'DAGGA CASE' WILL TEST NEW LAWS
South Africa's racketeering laws, which carry a penalty of a R100
million fine or life imprisonment, will be put to the test in the
Pietermaritzburg High Court in August when six alleged members of an
international dagga dealing syndicate stand trial.
The six appeared in the Durban Regional Court this week when they were
served with indictments to appear in the high court.
There have been previous cases of racketeering before SA courts, but
none has been successfully prosecuted.
Legal sources believe this case will be a test of the new laws, which
fall under the Prevention of Organised Crime Act.
Those standing trial are Trent Gore Fraser, 34, of Fourways,
Johannesburg, Vincent Mphofu, 43, of Bedfordview, Lisa Nicole Zeeman,
32, of Fourways, Kenton Bachner, 43, of Point, Durban, Peter
Greathead, 36, and Andre Koetzen, 46, both of Springs.
All except Fraser and Mphofu are on bail. A seventh accused, Anita
Zucker, 79, has died.
According to the indictment, they are charged with racketeering, money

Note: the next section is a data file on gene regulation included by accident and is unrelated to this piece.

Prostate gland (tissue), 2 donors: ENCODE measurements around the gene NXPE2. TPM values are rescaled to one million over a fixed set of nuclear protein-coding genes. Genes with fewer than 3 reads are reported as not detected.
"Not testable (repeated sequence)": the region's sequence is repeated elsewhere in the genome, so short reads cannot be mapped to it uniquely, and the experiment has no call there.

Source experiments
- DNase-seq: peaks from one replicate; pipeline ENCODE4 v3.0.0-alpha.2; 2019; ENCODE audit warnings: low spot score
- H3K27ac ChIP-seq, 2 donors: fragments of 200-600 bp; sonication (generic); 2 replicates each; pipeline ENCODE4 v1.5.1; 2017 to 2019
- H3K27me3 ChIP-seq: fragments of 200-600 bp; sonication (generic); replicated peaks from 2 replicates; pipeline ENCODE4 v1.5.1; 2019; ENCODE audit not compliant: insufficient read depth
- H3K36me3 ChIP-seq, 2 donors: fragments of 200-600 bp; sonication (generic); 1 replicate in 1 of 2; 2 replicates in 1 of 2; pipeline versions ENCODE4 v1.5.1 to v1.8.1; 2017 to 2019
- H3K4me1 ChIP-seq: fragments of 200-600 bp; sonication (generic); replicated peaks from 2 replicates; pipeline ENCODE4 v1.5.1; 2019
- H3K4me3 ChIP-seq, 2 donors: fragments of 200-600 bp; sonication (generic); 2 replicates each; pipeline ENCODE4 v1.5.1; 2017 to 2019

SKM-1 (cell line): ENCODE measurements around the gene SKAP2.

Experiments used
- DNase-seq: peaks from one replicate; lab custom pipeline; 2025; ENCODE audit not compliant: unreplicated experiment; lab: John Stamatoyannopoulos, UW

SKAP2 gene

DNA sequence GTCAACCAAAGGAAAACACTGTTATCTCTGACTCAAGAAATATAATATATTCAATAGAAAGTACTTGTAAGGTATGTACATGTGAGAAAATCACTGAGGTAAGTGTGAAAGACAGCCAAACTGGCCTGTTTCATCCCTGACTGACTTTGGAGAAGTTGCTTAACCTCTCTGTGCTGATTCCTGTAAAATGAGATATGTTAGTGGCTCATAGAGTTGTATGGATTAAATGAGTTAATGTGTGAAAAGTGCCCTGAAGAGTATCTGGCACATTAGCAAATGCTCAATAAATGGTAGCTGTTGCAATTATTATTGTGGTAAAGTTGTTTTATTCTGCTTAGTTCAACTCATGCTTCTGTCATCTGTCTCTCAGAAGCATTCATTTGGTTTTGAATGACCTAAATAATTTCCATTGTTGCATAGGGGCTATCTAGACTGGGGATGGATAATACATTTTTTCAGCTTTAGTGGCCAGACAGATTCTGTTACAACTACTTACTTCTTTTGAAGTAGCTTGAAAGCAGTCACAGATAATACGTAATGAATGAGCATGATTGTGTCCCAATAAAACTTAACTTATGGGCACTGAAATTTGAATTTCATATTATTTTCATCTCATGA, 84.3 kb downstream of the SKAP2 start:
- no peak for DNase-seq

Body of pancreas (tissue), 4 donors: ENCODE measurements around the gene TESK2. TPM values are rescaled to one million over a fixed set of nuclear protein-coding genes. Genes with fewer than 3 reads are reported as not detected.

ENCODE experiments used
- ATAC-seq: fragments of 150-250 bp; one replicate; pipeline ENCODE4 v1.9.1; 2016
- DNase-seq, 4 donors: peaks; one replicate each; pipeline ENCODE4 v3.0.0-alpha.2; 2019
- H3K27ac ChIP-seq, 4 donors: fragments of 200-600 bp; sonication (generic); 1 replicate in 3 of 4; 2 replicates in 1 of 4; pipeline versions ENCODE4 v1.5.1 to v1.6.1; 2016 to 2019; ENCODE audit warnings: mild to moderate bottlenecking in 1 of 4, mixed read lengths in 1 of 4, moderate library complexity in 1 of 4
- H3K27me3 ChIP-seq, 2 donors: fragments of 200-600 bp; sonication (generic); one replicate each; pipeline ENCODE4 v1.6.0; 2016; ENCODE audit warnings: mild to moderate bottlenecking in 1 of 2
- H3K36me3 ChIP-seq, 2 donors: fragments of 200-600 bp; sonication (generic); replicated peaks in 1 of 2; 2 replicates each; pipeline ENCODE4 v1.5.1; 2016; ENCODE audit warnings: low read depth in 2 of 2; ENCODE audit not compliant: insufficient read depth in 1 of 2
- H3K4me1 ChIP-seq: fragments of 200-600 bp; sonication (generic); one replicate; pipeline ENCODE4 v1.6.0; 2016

laundering and dealing in dagga.
In order for the state to prove a charge of racketeering, it has to
prove the existence of an "enterprise" and a pattern of racketeering
activity. An enterprise could be a legitimate entity. However, in this
matter it is alleged that the enterprise was a drug dealing syndicate.
The state alleges that:
Fraser was the "organiser and managing director" of the syndicate - he
took the decisions and made the plans;
Mphofu was the operations manager, with responsibility for collecting
the drug couriers when they arrived in Johannesburg from Durban. He
was also responsible for assisting with the conveyancing of suitcases
with compressed dagga;
Zucker initially functioned as a courier but became the recruiter of
couriers to travel from South Africa to the United Kingdom with dagga;
Zeeman assisted in laundering proceeds of the drug operations. She is
Bachner is Zucker's son. He assisted her with recruiting and
instructing the couriers;
Greathead and Koetzen were couriers.
The objectives of the "enterprise" were to smuggle dagga into Britain
in suitcases and to create bank accounts to facilitate payments.
Fraser, it is alleged, would decide when a trip had to be undertaken
and what quantity of dagga would be sent and would communicate with
He would pay for air tickets, hand the suitcases to couriers and give
them money for accommodation and living expenses.
He would often arrive in the UK a few days before to assist with the
It is alleged that the business ran from late 1999 to late
While no amounts of either drugs or money involved are mentioned in
the indictment, it is known that dagga is expensive in Britain.
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